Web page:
It should be remembered that Britain gained control of the Malvinas in a colonial war, in 1833, against the newly independent Argentina. In 1982, what was at stake was mineral wealth in the sea. She, like Thatcher, rejoiced at the sinking of the General Belgrano ship, lest we forget that those who now joke about her death are not that far removed from her own sense of mourning people she sees as enemies of her dwindling Empire. She had no sense of shame. In 1990, following Saddam Hussein’s invasion of Iraq she stated without any sense of irony that
The invasion of Kuwait was an example on an international scale of an evil which has beset us at different levels in recent years – attempts by ruthless people to impose their will on the peaceable majority.(13)
This was the queen of a country that had imposed itself on more of humanity than any other previous empire had ever done. Of course, Hussein had been a friend of Britain. In 1953, the CIA and the British overthrew the democratically elected government of Iran, which had nationalised the oil industry dealing a blow to the Anglo Persian Oil Company, now known as B.P. This set in motion a chain of events that would see Britain install another royal, the Shah of Iran, Reza Pahlavi whose despotic rule would lead to the Islamic Revolution of 1979. Enter Saddam. He launched a brutal and bloody war against Iran, invading it in 1980. The war lasted 8 years and cost 500,000 lives. It was bankrolled by the west through the Saudis. There was no one claiming that he had imposed his will, nor were British troops sent to attack this important ally.
Part of her role is that of cheerleader for empire and war. British troops serve under her, not Parliament. They are called upon to serve Queen/King and country and a major part of her role is to encourage young men (and lately women) to throw their lives away in places like Iraq as part of imperial exercises in power and the theft of natural resources.
It is also laughable that the English monarch talks of the peaceable majority when Britain is one of the major arms manufacturers and exporters in the world, supplying despots around the world with the necessary wherewithal to keep local populations in line. Her own son Andrew was appointed Special Representative for International Trade and Investment for the UK Trade & Investment (UKTI) in 2001 and in that role he promoted arms sales. When he was forced by circumstances surrounding his role in the abuse of young girls alongside Jeffrey Epstein to step back from a public role, Andrew Smith of the Campaign Against the Arms Trade commented that:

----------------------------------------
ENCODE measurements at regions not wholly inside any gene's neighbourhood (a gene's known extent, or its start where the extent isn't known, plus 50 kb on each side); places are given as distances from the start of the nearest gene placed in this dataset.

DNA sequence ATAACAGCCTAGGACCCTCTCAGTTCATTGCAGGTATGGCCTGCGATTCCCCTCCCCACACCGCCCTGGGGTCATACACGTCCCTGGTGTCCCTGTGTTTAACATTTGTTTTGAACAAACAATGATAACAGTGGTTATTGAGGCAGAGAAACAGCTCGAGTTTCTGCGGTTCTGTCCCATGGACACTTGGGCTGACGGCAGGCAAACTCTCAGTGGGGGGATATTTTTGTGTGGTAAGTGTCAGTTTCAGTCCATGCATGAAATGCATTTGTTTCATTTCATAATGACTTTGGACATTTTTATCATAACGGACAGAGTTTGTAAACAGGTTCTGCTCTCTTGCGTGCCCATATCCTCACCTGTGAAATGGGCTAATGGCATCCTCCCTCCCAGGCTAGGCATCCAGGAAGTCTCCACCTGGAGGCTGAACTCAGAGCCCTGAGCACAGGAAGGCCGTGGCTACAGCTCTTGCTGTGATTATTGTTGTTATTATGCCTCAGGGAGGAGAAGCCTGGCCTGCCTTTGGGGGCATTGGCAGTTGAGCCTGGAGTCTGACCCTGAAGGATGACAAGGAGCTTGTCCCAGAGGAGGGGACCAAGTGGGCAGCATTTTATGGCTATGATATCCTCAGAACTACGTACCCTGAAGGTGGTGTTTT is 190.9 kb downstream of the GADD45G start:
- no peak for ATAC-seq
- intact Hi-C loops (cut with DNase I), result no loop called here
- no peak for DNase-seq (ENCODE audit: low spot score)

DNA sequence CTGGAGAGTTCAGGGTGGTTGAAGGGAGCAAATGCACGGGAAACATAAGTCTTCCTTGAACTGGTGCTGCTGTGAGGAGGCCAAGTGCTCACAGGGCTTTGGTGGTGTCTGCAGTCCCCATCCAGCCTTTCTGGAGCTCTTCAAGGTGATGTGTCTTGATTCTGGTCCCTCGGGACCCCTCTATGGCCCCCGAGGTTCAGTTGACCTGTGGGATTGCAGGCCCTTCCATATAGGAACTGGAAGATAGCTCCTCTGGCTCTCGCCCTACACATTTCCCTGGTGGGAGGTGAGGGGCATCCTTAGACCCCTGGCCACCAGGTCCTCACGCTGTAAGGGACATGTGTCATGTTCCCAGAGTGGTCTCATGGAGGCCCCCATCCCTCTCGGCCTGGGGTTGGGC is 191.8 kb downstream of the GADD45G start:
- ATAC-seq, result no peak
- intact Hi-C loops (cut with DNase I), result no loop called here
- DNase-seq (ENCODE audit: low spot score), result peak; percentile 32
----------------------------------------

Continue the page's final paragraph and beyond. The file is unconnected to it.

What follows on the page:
The news that Prince Andrew will step back from Royal duties is unlikely to provoke feelings of sorrow or regret for most British citizens – but for despots, dictatorships and arms dealers around the world it will be a sad day. They have lost one of their most high profile and influential supporters.(14)
During Mrs. Windsor’s reign Britain exported almost 135 billion (in current prices for each year) of arms and is the fourth largest exporter of arms in the world.(15) Some British companies with operations outside of Britain also export arms. These figures do not include what Britain manufactures for its own armed forces or what it buys from other countries.
Remarkably even feminists in Britain and Ireland have publicly lamented the death of Mrs. Windsor ignoring her role in her son’s abuse of young girls. What little action she took against him was due to public outcry and pressure helped along by a disastrous interview in which his sense of entitlement oozed out of the pores, he claims not to sweat from. She also forked out part of the money that was paid as part of the settlement with Virginia Guiffre, one of his and Epstein’s victims, though her part could not be used directly to pay the victim but only for the part that went to charities.(16) Not a minor point for feminists, you would have thought. Nonetheless, they lament the death of the loving mother and grandmother. One who showed none of the warmth Sinn Féin claim she shows.